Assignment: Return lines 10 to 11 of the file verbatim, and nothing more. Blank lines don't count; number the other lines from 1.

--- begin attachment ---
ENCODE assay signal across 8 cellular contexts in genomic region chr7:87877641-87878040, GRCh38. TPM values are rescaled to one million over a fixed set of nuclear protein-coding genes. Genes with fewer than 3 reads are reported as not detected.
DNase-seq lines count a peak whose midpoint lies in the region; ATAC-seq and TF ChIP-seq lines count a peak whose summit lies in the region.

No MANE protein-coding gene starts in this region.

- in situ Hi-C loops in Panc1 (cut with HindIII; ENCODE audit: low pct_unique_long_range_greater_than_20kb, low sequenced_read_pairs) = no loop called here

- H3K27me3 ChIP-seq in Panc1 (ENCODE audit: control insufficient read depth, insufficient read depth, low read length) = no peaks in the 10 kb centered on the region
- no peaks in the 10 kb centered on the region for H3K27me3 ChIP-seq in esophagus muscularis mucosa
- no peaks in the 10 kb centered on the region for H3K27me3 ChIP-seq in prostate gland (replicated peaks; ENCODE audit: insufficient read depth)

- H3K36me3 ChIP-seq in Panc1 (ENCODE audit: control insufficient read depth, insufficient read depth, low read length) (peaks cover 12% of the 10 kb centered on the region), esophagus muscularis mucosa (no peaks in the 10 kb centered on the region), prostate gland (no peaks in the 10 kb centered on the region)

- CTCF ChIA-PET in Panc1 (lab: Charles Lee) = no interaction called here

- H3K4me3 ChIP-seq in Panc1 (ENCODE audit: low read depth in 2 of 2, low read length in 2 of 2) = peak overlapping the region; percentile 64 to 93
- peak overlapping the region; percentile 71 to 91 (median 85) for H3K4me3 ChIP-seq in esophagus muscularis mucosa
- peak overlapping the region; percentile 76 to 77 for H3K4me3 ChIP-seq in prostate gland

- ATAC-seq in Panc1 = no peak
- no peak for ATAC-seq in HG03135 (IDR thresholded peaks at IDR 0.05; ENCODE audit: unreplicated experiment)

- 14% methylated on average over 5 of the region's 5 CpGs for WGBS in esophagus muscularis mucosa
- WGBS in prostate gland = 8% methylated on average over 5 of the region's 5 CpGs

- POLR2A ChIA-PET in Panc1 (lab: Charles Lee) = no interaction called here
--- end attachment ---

- H3K4me3 ChIP-seq in Panc1 (ENCODE audit: low read depth in 2 of 2, low read length in 2 of 2) = peak overlapping the region; percentile 64 to 93
- peak overlapping the region; percentile 71 to 91 (median 85) for H3K4me3 ChIP-seq in esophagus muscularis mucosa